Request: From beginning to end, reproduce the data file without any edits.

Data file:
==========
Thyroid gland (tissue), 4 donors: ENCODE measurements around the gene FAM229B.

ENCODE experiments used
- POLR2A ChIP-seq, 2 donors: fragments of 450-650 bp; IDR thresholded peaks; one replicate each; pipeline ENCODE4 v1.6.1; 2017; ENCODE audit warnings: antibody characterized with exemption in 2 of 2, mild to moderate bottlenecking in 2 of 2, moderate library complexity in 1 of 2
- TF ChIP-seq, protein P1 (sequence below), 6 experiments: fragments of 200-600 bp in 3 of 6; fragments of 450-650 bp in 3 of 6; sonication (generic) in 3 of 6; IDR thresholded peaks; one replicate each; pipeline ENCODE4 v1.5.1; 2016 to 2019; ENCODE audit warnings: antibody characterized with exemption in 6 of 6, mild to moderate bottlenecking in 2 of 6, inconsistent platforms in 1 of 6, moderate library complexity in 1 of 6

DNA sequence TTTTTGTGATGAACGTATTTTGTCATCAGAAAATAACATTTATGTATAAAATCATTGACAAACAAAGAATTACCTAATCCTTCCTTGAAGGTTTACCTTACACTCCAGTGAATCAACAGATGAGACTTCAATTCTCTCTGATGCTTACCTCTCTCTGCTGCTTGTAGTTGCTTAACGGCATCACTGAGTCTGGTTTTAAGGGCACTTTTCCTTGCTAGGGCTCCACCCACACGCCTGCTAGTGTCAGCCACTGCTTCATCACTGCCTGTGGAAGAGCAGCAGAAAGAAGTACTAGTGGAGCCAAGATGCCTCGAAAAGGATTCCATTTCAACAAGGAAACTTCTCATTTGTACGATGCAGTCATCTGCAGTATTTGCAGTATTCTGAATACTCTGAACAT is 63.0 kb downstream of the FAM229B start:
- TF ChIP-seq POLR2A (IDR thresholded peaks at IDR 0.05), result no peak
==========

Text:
Thyroid gland (tissue), 4 donors: ENCODE measurements around the gene FAM229B.

ENCODE experiments used
- POLR2A ChIP-seq, 2 donors: fragments of 450-650 bp; IDR thresholded peaks; one replicate each; pipeline ENCODE4 v1.6.1; 2017; ENCODE audit warnings: antibody characterized with exemption in 2 of 2, mild to moderate bottlenecking in 2 of 2, moderate library complexity in 1 of 2
- TF ChIP-seq, protein P1 (sequence below), 6 experiments: fragments of 200-600 bp in 3 of 6; fragments of 450-650 bp in 3 of 6; sonication (generic) in 3 of 6; IDR thresholded peaks; one replicate each; pipeline ENCODE4 v1.5.1; 2016 to 2019; ENCODE audit warnings: antibody characterized with exemption in 6 of 6, mild to moderate bottlenecking in 2 of 6, inconsistent platforms in 1 of 6, moderate library complexity in 1 of 6

DNA sequence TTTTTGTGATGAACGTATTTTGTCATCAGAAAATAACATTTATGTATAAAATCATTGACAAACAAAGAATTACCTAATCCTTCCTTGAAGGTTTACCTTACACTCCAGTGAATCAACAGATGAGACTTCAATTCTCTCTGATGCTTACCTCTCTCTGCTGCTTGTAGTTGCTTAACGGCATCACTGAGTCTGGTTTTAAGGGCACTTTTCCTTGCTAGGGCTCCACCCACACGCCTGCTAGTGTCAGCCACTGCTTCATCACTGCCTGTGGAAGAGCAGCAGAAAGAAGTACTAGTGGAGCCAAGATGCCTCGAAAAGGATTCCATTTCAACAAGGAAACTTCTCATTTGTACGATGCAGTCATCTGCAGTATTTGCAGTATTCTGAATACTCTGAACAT is 63.0 kb downstream of the FAM229B start:
- TF ChIP-seq POLR2A (IDR thresholded peaks at IDR 0.05), result no peak